ISIS Fighter Arrested in German Suicide Plot Claims to be Turkish Spy Who Stopped U.S. Consulate Attack

A German police officer stands outside the main railway station on March 9, 2017 in Dusseldorf, Germany. An ISIS suspect arrested for suicide bomb plot in Dusseldorf was a Turkish spy, according to court testimony. Alexander Scheuber/Getty

A Syrian man arrested for suspected involvement in a suicide bomb plot in the German city of Dusseldorf has claimed to be a Turkish agent who helped secure the arrest of dozens of Islamic State militant group (ISIS) fighters and prevent several attacks.

German police arrested three Syrian men on suspicion of planning a suicide bomb and shooting attack on the western city following orders from ISIS's leadership in June last year, according to prosecutors. Two of the men were due to detonate suicide belts in the city's old town as the third opened fire on civilians as they fled.

The men were named as Abd Arahman A. K., 31, Hamza C., 27, and 25-year-old Mahood B. A fourth suspect, Saleh A., 29, was in French custody but extradited to Germany in September. All four men, whose full names have been withheld due to Germany's strict privacy laws, are due to appear in court on July 5.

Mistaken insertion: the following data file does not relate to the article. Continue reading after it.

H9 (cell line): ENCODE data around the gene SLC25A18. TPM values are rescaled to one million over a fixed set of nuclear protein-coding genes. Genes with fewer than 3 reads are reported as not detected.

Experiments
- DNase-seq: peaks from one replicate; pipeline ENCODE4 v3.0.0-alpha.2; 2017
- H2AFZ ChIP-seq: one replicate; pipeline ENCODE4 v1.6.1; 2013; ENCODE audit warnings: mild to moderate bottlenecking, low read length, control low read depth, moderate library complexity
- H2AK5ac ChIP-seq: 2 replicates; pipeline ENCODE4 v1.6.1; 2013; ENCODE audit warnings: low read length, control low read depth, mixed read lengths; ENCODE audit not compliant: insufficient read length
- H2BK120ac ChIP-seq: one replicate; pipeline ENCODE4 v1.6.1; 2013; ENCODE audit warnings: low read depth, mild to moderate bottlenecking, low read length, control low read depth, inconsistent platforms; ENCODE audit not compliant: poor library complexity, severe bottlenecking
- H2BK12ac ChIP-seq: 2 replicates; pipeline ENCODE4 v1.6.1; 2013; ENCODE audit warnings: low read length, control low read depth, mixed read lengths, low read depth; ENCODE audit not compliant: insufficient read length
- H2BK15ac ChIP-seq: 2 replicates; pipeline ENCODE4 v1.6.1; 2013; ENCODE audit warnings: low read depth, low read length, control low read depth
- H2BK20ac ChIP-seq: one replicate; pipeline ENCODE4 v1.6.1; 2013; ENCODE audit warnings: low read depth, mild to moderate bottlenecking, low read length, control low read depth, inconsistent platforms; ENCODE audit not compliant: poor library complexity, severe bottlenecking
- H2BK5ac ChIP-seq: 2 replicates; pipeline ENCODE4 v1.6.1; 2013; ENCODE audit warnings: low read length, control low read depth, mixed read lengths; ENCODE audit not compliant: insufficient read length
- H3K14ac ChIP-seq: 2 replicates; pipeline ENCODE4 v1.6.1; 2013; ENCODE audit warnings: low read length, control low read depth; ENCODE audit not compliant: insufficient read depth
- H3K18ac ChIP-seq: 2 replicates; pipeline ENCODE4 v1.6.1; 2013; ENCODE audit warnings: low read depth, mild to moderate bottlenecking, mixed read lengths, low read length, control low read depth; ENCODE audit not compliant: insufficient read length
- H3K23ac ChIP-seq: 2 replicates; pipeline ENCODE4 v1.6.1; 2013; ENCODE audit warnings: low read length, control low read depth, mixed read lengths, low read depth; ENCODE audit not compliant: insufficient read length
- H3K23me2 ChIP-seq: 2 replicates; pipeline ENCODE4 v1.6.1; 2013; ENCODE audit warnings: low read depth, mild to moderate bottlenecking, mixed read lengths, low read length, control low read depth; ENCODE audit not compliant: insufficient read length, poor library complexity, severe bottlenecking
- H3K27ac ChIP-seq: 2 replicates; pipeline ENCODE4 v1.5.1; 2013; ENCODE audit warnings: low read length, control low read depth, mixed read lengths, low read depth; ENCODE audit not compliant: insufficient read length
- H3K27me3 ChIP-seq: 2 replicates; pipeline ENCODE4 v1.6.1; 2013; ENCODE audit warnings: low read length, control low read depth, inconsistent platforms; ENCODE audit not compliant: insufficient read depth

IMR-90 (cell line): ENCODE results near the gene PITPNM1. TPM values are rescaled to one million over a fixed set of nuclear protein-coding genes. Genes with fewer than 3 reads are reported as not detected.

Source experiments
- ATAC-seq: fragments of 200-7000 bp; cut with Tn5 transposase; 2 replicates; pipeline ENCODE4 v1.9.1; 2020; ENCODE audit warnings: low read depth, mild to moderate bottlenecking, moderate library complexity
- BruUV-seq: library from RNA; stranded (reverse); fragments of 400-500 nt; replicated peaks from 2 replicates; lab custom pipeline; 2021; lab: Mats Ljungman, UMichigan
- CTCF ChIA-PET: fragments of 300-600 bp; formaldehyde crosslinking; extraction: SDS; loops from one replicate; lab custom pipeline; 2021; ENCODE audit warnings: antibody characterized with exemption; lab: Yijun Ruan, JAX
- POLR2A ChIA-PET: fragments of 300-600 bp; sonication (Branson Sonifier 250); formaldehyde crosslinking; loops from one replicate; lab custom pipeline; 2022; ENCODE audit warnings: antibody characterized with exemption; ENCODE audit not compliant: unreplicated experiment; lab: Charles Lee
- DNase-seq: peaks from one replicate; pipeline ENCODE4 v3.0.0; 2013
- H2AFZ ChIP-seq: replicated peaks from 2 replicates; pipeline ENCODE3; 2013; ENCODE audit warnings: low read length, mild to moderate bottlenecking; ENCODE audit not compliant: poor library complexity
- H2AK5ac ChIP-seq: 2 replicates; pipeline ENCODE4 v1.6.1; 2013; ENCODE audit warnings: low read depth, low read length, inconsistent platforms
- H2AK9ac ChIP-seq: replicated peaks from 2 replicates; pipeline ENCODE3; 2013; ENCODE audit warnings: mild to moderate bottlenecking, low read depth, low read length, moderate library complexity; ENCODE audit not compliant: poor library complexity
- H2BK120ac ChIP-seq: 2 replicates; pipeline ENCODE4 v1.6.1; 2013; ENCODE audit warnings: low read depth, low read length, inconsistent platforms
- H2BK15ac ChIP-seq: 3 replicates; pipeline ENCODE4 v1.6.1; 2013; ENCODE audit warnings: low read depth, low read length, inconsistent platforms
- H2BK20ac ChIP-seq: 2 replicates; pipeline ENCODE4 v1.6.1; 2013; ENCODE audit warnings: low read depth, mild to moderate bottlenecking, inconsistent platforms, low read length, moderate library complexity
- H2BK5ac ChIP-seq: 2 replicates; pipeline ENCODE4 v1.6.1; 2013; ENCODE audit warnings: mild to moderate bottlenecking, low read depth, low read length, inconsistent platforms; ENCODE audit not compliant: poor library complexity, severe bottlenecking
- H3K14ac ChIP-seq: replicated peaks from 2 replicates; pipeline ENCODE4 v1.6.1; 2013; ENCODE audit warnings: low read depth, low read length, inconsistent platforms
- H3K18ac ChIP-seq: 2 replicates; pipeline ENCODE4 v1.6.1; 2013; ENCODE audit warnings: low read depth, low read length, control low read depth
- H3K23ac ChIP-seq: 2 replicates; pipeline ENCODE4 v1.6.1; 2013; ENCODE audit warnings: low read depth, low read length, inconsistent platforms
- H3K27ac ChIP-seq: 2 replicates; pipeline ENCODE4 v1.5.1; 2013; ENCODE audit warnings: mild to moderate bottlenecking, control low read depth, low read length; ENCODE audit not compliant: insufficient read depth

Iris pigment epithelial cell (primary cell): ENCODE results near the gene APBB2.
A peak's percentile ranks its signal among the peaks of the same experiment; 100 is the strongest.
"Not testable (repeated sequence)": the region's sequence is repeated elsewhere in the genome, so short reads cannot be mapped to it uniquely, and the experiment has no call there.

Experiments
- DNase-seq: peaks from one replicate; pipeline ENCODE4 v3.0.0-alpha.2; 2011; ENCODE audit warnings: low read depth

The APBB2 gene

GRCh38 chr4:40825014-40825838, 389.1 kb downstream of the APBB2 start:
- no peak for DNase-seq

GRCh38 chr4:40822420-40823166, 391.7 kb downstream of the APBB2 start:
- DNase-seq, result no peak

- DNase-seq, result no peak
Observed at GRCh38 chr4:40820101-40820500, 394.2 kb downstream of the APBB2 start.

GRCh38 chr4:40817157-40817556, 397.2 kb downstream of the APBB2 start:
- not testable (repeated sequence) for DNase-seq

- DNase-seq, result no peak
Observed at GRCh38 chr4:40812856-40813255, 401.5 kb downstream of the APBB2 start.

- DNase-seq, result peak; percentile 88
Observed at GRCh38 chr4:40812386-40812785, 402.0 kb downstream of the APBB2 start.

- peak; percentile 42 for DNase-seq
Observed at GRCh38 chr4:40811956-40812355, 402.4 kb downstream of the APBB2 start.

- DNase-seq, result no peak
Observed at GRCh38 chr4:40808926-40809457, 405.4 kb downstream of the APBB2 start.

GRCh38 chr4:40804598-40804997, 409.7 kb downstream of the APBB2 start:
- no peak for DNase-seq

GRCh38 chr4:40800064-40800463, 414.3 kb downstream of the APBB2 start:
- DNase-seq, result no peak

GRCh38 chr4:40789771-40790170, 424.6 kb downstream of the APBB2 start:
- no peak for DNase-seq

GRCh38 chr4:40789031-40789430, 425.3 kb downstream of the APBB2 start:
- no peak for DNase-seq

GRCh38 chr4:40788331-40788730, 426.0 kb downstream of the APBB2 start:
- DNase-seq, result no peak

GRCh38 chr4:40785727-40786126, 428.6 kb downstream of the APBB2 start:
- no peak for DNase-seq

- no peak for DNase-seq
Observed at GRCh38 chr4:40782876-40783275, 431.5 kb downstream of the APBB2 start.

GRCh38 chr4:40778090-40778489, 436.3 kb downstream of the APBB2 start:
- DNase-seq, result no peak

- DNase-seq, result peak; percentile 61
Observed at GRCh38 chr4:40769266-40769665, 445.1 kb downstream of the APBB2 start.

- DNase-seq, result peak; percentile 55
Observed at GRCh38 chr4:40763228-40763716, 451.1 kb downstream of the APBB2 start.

In parts of his testimony released by German magazine Der Spiegel, Saleh A said he had crossed into Turkey from Syria in May 2014 with Hamza C, having previously fought for the Al-Qaeda-linked Nusra Front and the Free Syrian Army.

He was initially held by ISIS in a prison for refusing to swear allegiance to its leader Abu Bakr al-Baghdadi in November 2013 but was released and put into a "re-education camp," the report said.

Once he was released an ISIS emir, Abu Loqman, gave him and Hamza the idea for an attack on Dusseldorf. They then traveled to Turkey, where he said he began work for Turkish intelligence. He reached Germany by crossing to Greece in a boat then over the Balkans into Germany. By this time, he had already helped Turkey with information about ISIS.

Read more: Germany foils suspected ISIS cell planning suicide attacks

Saleh said that information he had provided to the Turkish secret services had led to the arrest of some 50 ISIS fighters, and prevented several plots, including one on the U.S. Consulate in Istanbul, Turkey's largest city.

Authorities have not confirmed Saleh's role and it's unclear if the information he told German prosecutors is true. But if accurate, it may show that Turkish intelligence is working to infiltrate ISIS circles to gain information about its operatives and planning.

It also remains unclear if Saleh was ready to go ahead with the Dusseldorf plot, or was passing on information about the cell. The investigation accuses him of being the ringleader and points out that before his arrest he wrote: "Everything is ready for the action, the rest is left to Allah" on Facebook.

Germany remains on high alert after a series of radical Islamist attacks in the last year. ISIS committed its first claimed attacks in the country, two in Bavaria—one a suicide bombing, the other an ax attack—and a truck attack in Berlin.